NIAMEY, 28 December 2020 – Niger has started counting votes from Sunday’s presidential and legislative elections, with results expected in up to five days.

The former minister of interior, Mohamed Bazoum, flag bearer of the ruling party, is the overwhelming favorite to win and take over from outgoing President Mahamadou Issoufou.

Vote Count Starts – Photo Souleymane AG ANARA / AFP

The vote, held Sunday in relative peace, is seen as Niger’s first chance in six decades to witness a smooth transfer of power since independence from France in 1960.

Bazoum, 60, has promised to stamp out corruption and to continue several of the policies of Issoufou who is stepping down after two five-year terms.

The constitution limits presidential terms to two consecutive terms of five years each.

Twenty-nine other candidates are vying for Niger’s top job.

A runoff would be organized if no candidate garners more than 50 percent of the votes cast in the first round of voting.

Otherwise, the country’s electoral commission (CENI), which is now counting the vote, would have to organize a runoff in February 2021 between the two top vote getters in this first round of voting.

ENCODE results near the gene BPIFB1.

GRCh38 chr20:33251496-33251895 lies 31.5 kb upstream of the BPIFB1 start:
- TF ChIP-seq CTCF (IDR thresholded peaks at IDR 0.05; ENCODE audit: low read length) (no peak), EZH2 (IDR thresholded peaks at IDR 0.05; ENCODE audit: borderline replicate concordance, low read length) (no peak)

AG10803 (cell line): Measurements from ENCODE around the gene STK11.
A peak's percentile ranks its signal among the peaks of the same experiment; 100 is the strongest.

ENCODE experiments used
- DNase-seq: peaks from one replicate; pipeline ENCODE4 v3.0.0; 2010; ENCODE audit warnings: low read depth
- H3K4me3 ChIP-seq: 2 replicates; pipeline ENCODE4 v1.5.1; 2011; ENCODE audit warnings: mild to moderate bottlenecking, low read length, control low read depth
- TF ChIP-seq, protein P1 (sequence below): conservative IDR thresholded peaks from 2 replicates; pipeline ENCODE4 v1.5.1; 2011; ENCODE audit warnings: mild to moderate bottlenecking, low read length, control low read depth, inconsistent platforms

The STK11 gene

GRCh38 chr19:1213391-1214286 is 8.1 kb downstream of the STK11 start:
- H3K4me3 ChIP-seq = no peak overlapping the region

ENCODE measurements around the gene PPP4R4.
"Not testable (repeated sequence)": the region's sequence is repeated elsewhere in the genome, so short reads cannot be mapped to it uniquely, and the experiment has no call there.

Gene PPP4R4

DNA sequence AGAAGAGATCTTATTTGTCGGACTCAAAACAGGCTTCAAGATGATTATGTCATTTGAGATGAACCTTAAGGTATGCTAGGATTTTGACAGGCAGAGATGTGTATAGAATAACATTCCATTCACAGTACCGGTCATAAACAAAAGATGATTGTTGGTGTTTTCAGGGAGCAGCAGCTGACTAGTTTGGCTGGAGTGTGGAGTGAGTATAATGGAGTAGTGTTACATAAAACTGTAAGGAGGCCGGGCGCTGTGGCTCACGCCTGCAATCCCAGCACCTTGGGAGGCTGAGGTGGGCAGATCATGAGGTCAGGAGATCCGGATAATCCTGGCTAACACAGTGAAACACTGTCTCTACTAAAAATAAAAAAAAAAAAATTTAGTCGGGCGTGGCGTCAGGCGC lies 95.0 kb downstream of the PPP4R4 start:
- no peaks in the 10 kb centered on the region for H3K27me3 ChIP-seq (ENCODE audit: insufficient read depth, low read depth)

CENI HQs – Photo AfricaNews

Only the Constitutional Court has a mandate and authority to announce the final outcome of the elections.

The opposition’s strongest candidate, Hama Amadou, who finished runner-up in the last election against Issoufou, was barred from running because of a criminal conviction.

in his absence, Bazoum’s success seems in very little, if any doubt.

The Change of Guard: In the Making for a While Already – Photo Niger Inter

One of the other 28 candidates is Mahamane Ousmane, who was president in this nation of 23 million inhabitants from 1993 to 1996.

More than 40 percent of the population lives in extreme poverty or less than $1.50 per day, according to data from The World Bank Group.

Approximately 7.4 million people are registered to vote in Niger, one of Africa’s poorest countries, caught in violence that has killed hundreds of civilians over the last decade.

Niger has suffered violence on its borders with Mali and Burkina Faso, from fighters linked to al-Qaeda, and on its southeastern border with Nigeria from Boko Haram militants.

Earlier this month, 27 people were killed in an attack claimed by militants of Boko Haram.

Subscribe To Our Newsletter

Subscribe To Our Newsletter

Join our mailing list to receive the latest news and updates from our team. This month, a reverting one on one interview with the Chairman on African Affairs at IMF

You have Successfully Subscribed!